Anything in the realm of, “I didn’t realize I was survivor enough, trans enough until I read this book.” Perhaps I felt the same way until I started working on it too.
In Written on the Body, you say you’ll keep your voice on your nightstand. What does that mean to you?
Until a year ago, my bed was my least favorite place in the world to be. I would abuse over-the-counter medicine before allowing myself to get into it. I would often wake up with severe back pain or an injured hand from pressing into my side while asleep. My voice felt the furthest away while in bed because that’s where it mattered the least historically.
Written on the Body now fits on my nightstand, which is also a piano. The book is one of the closest things I have to an immediate support group. It’s where I can remember my own words, and how they can be held closely amongst others.
Who are your queer author heroes?
Andrea Gibson poems helped me through my hardest times in college; Stone Butch Blues by Leslie Feinberg changed the way l saw myself at eighteen. I just finished How to Write an Autobiographical Novel by Alexander Chee, a generous text that is already shifting my storytelling and listening. I am now reading my pal Jacob Tobia’s Sissy, and counting down for the release of Ocean Vuong’s debut novel.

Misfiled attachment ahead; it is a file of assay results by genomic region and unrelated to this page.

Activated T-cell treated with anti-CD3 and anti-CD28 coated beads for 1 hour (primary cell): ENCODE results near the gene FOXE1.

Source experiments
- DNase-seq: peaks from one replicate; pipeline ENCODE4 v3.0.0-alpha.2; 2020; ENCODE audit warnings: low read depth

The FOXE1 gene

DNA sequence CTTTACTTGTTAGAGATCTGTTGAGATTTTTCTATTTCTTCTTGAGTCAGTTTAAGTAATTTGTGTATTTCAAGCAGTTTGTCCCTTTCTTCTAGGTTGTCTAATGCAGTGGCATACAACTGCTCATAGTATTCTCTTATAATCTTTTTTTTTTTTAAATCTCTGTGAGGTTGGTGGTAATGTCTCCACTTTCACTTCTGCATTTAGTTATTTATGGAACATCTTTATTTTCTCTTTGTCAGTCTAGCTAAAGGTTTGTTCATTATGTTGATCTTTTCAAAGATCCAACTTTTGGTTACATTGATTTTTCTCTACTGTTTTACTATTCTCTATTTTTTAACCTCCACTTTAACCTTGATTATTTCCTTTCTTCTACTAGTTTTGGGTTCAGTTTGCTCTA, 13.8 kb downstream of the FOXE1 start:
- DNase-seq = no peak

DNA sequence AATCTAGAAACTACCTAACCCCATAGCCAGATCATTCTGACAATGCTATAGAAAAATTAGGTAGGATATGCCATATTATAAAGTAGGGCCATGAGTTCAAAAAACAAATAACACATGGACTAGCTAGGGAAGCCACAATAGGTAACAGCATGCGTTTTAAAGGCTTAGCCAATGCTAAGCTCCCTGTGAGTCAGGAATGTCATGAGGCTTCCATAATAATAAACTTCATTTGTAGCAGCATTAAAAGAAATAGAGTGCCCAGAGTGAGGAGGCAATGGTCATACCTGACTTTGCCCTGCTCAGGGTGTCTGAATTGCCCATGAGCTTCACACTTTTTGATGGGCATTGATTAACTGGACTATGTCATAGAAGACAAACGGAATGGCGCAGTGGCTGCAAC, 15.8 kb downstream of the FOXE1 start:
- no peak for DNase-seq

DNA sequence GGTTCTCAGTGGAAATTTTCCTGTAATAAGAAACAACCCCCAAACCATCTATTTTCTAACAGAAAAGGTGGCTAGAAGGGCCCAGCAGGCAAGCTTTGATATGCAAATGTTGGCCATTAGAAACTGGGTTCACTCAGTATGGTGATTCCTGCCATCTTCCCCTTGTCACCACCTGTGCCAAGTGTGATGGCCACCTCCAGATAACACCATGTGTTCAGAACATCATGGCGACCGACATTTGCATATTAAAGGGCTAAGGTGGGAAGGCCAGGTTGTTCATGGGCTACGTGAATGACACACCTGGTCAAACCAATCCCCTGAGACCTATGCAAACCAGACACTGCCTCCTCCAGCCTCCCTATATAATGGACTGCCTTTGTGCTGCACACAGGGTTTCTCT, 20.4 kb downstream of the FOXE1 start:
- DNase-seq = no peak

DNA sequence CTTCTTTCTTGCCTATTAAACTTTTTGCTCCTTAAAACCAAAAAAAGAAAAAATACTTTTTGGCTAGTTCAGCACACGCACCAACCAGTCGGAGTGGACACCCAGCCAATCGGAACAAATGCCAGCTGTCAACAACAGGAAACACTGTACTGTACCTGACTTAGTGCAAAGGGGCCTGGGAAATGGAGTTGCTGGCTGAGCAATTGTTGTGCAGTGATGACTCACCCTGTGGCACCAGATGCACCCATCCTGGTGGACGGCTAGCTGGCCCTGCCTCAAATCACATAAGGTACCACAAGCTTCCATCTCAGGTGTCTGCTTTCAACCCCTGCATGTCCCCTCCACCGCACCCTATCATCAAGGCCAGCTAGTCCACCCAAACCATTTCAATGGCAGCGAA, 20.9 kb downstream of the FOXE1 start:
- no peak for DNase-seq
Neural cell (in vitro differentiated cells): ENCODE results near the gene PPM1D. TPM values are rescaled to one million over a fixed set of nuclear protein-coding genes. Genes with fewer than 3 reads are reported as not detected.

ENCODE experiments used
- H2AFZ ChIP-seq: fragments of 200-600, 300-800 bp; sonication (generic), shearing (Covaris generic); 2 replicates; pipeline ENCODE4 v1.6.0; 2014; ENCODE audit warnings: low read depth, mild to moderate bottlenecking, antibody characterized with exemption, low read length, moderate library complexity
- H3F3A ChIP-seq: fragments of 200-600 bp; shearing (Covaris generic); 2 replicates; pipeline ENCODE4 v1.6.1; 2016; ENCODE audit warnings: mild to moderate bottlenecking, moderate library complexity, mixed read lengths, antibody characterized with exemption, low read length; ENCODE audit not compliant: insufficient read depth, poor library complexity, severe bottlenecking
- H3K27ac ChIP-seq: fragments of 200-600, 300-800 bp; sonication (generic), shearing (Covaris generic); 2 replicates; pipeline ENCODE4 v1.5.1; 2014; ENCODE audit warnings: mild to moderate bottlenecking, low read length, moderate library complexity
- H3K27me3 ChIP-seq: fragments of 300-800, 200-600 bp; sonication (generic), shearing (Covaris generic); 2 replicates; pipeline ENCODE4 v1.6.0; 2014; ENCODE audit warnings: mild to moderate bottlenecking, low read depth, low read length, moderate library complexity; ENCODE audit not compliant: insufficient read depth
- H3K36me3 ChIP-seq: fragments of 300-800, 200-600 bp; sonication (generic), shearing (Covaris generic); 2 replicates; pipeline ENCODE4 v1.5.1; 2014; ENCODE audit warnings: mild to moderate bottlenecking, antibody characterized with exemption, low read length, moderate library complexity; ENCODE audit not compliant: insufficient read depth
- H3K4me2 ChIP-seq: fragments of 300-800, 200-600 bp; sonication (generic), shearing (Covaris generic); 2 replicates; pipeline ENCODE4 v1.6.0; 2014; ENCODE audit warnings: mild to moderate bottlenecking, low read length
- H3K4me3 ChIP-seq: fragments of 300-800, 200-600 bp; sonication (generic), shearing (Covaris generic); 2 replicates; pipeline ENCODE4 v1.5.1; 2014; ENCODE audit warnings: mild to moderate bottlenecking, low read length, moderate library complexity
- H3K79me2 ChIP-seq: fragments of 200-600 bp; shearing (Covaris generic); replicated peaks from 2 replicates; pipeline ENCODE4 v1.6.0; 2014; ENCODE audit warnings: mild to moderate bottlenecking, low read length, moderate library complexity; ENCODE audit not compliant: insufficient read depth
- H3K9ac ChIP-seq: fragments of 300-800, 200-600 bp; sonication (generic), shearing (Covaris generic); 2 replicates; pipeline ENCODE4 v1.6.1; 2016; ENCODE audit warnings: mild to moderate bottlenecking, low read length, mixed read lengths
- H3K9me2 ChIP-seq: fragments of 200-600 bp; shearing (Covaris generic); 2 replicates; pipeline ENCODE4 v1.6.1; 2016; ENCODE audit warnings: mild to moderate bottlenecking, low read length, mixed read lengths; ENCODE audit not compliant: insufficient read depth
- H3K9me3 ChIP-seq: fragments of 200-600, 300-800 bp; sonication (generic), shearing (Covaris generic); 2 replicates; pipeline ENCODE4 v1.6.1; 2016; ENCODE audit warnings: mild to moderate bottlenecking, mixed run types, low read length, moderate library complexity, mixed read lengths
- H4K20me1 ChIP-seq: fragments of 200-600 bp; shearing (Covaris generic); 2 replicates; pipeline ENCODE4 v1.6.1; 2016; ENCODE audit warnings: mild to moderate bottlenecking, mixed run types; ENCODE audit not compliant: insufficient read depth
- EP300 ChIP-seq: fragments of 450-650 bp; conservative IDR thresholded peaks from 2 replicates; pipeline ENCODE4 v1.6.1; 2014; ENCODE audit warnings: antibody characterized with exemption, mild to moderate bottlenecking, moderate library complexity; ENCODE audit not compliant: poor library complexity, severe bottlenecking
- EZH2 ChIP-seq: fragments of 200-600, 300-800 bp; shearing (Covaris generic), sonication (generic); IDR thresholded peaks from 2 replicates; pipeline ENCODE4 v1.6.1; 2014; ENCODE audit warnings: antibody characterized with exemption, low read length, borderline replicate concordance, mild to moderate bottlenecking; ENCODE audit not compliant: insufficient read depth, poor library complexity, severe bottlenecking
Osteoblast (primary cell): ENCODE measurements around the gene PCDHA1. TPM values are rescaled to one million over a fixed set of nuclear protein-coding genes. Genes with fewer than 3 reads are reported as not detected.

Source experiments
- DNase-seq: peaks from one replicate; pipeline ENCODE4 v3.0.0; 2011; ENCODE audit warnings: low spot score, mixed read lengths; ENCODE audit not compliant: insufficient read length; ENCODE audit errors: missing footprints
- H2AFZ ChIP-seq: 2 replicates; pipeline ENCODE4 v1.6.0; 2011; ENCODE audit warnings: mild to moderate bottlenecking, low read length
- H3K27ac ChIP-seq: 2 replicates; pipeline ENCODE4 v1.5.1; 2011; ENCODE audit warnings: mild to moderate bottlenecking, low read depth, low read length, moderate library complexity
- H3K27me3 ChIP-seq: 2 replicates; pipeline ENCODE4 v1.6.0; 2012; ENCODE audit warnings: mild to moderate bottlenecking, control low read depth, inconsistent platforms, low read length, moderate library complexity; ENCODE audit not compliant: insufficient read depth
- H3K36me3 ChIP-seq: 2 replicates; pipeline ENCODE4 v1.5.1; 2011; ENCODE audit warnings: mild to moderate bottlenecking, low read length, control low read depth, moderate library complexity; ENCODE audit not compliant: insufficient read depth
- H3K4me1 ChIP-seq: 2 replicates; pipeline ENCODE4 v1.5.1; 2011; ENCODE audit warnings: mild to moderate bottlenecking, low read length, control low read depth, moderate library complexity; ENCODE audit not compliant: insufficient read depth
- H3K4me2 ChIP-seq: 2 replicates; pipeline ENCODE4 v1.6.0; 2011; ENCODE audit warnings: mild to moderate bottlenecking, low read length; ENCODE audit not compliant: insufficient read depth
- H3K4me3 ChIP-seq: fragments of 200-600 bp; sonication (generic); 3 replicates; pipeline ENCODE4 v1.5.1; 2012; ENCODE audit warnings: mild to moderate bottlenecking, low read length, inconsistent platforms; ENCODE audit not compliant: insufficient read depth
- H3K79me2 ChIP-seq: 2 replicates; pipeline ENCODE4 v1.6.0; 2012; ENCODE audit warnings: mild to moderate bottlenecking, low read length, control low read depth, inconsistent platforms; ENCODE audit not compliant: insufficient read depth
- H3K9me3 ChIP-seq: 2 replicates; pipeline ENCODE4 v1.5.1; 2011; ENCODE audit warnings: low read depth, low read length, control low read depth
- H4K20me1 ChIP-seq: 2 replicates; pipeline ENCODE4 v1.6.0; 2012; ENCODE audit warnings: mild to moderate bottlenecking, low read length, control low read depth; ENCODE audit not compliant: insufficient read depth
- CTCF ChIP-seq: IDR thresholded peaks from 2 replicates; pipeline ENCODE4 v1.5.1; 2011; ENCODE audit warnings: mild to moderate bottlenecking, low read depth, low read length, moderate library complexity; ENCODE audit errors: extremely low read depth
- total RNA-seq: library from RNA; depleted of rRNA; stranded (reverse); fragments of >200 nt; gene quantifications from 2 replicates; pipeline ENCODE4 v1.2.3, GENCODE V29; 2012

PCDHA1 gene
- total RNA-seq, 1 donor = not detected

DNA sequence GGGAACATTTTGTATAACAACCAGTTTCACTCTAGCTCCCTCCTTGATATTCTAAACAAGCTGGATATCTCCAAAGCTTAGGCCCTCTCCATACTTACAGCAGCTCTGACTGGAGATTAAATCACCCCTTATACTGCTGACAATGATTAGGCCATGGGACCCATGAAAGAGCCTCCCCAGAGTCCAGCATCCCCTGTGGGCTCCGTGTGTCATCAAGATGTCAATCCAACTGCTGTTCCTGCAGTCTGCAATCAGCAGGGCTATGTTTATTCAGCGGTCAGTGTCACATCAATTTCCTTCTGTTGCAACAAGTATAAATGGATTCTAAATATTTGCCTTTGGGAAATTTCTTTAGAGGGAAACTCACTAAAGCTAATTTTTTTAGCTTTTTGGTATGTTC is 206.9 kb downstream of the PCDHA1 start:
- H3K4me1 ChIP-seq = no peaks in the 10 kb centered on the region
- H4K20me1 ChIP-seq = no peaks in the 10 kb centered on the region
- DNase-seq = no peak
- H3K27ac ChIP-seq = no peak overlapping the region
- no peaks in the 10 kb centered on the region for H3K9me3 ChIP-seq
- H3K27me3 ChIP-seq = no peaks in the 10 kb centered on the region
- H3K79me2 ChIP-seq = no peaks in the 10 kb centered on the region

My queer author heroes are also my roommates and friends, like Paul Aster Stone-Tsao, Laura Grothaus, Dana Levinson. Most of all, the contributors to Written On The Body, who kept me afloat through many forms of transitioning.
What are you working on now?
My first middle-grade novel, The Ship We Built, comes out with Dial at Penguin Random House in 2020. I have also been co-writing a television series with my pal, Paul Moon; we start pitching this year. Both projects are dear, personal, and located in identity and industry loss in the Midwest. I also speak at universities alongside Written on the Body contributors on trans inclusion in the #MeToo movement and more.